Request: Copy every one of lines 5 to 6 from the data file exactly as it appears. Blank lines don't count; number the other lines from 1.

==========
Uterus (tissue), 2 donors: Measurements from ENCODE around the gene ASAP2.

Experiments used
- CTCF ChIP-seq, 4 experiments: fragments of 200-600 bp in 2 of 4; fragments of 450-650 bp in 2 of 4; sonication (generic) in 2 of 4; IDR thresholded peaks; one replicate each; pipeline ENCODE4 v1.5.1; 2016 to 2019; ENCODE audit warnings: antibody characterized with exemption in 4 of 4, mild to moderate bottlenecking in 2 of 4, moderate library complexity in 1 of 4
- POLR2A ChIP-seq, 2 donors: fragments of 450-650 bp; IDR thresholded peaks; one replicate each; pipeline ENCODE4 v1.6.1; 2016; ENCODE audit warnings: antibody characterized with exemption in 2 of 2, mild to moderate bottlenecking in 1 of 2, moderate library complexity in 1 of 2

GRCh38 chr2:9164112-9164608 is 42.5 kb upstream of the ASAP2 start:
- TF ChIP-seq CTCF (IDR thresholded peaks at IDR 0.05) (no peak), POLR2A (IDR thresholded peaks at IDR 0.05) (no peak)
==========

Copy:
GRCh38 chr2:9164112-9164608 is 42.5 kb upstream of the ASAP2 start:
- TF ChIP-seq CTCF (IDR thresholded peaks at IDR 0.05) (no peak), POLR2A (IDR thresholded peaks at IDR 0.05) (no peak)